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Motel 6: We’ll Leave The Light on For You (and Let the Police Know You’re Here)

UPDATE: Warwick, RI Police Chief Stephen McCartney has discontinued his department’s recent practice of accepting the local Motel 6 guest list on a daily basis. The Providence Journal reports that invasion-of-privacy concerns outweighed any potential criminal deterrence that Motel 6 instigated the practice to achieve.

A Motel 6 establishment located in Warwick, Rhode Island, has unveiled a new strategy to respond to the rampant illegal activity of its guests. Given the 75 arrests over the past 14 months at that location – sex trafficking, drug busts, meth labs and shootings – Motel 6 executives have initiated a controversial policy: voluntarily providing its daily guest list to local police. What’s more, the motel does not intend to inform its guests that their names are being provided to law enforcement. The idea is that frequent visits by the police will ultimately prompt undesirables to migrate to less-surveilled locations. It is currently unknown whether Motel 6 is utilizing this approach in other locations.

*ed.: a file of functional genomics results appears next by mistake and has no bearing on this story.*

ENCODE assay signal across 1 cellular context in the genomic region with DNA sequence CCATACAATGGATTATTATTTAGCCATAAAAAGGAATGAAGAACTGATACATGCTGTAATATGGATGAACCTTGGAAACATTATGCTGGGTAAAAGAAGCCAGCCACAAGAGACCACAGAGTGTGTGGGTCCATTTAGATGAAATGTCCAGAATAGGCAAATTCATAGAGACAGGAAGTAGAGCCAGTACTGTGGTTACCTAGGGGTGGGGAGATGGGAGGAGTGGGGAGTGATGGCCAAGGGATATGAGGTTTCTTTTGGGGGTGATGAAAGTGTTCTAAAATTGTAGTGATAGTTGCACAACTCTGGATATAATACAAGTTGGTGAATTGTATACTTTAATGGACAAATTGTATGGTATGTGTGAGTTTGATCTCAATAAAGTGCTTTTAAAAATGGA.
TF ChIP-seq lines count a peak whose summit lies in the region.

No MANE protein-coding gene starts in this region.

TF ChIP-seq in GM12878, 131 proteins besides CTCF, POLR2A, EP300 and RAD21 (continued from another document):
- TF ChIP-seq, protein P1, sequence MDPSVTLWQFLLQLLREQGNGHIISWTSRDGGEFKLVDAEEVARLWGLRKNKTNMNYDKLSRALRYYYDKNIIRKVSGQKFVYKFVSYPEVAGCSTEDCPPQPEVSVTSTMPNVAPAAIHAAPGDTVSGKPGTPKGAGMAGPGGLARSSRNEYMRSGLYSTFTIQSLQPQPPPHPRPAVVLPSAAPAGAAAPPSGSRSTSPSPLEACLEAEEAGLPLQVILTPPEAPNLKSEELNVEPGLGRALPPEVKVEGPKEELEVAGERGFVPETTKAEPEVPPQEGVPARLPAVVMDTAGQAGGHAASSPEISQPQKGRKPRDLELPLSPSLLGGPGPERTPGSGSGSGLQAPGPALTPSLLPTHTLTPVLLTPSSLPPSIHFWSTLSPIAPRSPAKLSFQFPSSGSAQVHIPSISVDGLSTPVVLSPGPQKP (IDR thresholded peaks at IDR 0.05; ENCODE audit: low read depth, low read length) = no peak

Predictably, this new policy has rankled civil rights groups who consider the policy to be an invasion of privacy. However, Rhode Island ACLU representatives have bemoaned the fact that once a guest volunteers personal information at registration, the motel can use it however it wishes, including freely giving it to local police. As such, the concern is that guests may have no recourse to protect such information.

The answer may come sooner rather than later. The U.S. Supreme Court, in City of Los Angeles v. Patel, is considering whether a Los Angeles city ordinance requiring motels and hotels (under threat of civil penalties) to present their guest registries to any local police officer upon demand is constitutional. The property owners contend that they, in fact, have an expectation of privacy in their guest registry information under the Fourth Amendment. As such, they argue that the city ordinance, as enacted, authorizes illegal warrantless searches. The City disputes that any privacy exists in registries that are often times left open for guest review.

Regardless, if you are staying at the Motel 6 in Warwick, Rhode Island, the local police will know about it. Whether the ruling in Patel changes that policy remains to be seen.

This article is not offered as, and should not be relied on as, legal advice. You should consult an attorney for advice in specific situations.